This week, we're working on the book cover (Digital Images for the Information Professional) and I needed some copyright free images to use. I had mocked up a cover for the publisher, which Ashgate liked, using images from Flickr available under a Creative Commons license, but its all round easier to use images you own yourself. So, since Husband was in London he kindly agreed to capture the last piece needed for a montage: a busy street scene (Oxford Street) filled with people. It will be tweaked and transformed, and most people wont be recognisable, but we needed the raw image.
Which led to an interesting discussion about photographing in public places, and photographing crowds of people (not least because of the people objecting to having a photographer standing in Oxford Street taking pictures of them. I do this myself when am featured in images, so cant complain).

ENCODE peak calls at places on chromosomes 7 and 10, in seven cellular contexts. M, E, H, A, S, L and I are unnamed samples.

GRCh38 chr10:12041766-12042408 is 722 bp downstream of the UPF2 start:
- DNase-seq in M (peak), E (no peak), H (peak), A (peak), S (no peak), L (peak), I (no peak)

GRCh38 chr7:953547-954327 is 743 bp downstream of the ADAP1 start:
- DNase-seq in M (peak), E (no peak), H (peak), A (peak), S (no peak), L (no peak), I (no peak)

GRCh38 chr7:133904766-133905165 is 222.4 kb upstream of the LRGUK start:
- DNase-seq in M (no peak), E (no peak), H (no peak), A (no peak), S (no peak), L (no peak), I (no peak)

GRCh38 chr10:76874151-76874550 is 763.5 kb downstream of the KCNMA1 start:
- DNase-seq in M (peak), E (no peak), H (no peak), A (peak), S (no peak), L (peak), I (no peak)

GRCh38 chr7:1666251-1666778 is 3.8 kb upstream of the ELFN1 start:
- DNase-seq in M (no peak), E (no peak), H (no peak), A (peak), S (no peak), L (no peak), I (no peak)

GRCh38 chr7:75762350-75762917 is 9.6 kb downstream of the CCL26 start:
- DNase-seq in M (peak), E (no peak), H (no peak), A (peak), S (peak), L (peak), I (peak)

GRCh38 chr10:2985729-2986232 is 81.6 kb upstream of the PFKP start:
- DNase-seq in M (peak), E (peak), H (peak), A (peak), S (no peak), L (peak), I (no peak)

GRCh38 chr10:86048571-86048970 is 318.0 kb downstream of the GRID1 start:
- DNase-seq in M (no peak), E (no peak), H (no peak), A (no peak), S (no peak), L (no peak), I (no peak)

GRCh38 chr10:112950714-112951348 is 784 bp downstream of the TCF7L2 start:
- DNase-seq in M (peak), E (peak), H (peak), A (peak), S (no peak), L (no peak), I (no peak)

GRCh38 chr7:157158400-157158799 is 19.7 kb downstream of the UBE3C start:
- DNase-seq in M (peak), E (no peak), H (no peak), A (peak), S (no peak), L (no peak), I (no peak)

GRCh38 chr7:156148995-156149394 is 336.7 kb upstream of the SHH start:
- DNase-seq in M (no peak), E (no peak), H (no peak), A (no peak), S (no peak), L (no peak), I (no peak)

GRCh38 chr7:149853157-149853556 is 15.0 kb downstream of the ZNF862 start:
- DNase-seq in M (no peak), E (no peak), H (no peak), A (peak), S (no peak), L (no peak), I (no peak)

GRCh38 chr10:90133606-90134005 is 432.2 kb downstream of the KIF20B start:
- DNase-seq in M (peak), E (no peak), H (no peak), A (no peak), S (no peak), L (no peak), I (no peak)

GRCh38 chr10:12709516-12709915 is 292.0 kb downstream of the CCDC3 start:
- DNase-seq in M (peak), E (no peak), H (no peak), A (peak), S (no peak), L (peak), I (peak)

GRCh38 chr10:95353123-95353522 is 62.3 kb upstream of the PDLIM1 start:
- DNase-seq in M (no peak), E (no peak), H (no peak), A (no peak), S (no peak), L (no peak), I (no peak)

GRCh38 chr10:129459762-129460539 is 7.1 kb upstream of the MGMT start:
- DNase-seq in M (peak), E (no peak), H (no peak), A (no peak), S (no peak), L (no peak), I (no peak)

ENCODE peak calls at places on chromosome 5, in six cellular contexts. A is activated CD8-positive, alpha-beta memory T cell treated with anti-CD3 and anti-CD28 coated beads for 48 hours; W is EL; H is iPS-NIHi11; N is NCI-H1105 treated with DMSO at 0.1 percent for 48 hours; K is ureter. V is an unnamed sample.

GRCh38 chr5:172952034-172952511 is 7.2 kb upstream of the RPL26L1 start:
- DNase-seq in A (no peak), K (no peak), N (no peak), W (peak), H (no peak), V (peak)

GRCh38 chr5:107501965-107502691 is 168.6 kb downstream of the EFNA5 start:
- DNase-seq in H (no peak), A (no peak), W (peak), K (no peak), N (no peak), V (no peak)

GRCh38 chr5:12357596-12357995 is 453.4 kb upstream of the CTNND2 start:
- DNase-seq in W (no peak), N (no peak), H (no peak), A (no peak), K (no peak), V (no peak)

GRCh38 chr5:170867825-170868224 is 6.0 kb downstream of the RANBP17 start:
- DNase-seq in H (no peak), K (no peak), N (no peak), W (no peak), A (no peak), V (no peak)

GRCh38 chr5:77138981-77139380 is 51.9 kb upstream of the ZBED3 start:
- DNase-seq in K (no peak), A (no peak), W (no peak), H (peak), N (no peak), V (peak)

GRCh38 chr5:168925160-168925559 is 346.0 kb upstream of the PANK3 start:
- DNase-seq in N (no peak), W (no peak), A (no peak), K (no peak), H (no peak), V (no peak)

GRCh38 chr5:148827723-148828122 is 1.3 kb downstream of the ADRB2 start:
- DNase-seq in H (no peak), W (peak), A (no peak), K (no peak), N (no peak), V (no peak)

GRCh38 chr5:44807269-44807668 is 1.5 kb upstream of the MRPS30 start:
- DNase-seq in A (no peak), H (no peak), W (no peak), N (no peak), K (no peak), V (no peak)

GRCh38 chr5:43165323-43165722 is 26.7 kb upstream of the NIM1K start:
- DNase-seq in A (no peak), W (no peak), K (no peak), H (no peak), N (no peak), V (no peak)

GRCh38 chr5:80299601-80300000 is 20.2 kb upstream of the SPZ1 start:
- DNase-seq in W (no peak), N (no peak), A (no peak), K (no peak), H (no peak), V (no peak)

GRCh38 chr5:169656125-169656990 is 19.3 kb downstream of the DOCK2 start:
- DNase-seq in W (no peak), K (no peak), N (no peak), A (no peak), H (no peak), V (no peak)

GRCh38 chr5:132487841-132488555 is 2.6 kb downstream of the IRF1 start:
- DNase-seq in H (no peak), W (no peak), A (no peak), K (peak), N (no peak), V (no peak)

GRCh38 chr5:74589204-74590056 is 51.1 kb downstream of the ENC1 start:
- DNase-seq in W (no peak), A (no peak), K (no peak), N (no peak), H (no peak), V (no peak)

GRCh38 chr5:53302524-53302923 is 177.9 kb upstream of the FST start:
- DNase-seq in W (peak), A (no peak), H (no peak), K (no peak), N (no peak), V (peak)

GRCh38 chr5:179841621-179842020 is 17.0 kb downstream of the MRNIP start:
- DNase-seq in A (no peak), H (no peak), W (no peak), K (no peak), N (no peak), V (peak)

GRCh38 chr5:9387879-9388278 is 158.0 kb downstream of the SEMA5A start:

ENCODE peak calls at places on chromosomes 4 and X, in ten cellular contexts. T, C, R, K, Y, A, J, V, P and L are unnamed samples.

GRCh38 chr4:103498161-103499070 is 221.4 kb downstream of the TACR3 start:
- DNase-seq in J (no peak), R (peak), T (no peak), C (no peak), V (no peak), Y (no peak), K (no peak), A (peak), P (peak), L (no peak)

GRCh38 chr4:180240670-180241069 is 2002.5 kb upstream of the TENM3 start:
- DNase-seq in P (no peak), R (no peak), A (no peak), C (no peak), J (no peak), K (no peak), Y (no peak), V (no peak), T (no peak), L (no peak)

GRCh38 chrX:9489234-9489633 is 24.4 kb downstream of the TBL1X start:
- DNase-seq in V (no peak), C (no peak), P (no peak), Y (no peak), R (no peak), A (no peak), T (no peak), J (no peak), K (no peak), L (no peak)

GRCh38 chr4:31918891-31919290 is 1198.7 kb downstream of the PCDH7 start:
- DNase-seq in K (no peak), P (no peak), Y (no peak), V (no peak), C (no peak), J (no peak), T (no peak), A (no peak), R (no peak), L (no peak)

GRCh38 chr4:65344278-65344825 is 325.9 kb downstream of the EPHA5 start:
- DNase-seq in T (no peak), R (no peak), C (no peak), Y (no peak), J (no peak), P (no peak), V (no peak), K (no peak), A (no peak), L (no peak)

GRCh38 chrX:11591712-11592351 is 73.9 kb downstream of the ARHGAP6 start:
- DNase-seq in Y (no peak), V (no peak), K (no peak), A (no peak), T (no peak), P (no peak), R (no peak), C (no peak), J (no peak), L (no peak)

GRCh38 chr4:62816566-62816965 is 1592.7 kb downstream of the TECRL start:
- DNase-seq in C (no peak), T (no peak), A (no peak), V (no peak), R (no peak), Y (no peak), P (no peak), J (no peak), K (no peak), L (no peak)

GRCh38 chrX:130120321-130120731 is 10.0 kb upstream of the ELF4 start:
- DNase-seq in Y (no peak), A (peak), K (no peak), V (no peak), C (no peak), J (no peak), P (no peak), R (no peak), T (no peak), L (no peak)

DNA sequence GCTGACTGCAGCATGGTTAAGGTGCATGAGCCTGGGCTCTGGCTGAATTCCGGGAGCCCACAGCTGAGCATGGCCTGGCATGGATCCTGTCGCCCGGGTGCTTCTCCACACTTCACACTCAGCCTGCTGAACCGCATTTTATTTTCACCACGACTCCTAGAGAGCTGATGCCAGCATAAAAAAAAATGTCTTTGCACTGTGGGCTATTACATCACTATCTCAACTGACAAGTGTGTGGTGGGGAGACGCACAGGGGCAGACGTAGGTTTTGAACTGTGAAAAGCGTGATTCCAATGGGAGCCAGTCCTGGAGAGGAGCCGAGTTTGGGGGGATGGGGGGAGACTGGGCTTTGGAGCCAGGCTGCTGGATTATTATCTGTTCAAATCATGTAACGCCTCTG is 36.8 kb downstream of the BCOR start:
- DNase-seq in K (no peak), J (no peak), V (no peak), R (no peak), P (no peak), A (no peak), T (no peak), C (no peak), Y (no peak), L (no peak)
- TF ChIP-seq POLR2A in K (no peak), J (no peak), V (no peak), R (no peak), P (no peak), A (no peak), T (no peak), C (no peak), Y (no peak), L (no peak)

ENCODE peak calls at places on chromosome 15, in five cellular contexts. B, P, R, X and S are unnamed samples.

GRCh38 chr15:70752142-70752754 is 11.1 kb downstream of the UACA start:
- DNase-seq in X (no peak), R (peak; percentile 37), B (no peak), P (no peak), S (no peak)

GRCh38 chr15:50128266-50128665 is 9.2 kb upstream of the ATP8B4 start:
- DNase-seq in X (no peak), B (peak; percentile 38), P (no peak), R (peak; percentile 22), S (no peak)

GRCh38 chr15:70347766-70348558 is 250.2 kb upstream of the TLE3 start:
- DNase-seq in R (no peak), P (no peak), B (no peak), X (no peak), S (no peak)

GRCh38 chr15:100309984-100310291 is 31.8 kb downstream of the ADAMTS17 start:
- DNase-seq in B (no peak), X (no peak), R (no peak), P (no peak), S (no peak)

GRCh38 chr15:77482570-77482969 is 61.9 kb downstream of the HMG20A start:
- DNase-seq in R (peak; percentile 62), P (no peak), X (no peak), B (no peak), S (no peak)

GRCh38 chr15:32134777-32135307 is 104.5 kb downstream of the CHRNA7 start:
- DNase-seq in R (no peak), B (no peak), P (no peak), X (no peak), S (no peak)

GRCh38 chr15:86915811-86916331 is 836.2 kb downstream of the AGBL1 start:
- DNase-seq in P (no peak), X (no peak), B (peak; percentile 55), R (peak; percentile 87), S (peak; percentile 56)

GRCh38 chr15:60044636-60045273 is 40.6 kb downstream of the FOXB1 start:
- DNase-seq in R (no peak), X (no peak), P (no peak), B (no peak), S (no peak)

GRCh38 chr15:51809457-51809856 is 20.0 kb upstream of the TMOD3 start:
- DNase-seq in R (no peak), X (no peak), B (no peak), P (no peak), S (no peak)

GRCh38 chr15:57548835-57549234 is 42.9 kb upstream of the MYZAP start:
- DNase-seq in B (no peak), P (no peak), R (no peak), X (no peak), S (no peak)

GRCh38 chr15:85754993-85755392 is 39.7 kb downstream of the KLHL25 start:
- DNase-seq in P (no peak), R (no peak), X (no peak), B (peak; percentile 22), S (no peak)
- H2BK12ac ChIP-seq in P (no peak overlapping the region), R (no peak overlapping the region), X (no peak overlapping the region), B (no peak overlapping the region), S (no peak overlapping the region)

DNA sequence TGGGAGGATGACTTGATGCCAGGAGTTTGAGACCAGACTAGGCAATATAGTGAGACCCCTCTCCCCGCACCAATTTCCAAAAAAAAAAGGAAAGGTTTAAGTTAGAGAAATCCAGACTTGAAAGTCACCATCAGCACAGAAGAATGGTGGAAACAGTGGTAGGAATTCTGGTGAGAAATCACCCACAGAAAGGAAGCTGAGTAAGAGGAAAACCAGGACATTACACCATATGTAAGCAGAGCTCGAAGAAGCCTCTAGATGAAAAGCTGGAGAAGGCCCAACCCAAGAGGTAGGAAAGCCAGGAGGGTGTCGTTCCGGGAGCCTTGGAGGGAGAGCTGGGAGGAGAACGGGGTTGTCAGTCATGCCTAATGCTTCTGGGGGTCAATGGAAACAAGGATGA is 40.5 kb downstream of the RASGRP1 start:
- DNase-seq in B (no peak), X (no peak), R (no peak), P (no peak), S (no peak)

On Boing Boing today, there was an interesting post about this. In the UK, there have been various concerns about the rights people have in taking pictures in public places (whereas we are the society under most surveillance from CCTV, etc). There was even a very popular petition on started on the Number 10 website about this, even though there are no real laws to stop people taking pictures at the moment. Current have produced a very interesting short documentary called "You cant picture this", by Opencircuit, about the current state of the law in taking pictures in public places: and the attitude of the police in the film demonstrates how misunderstood this area is. Well worth 6 minutes of your time.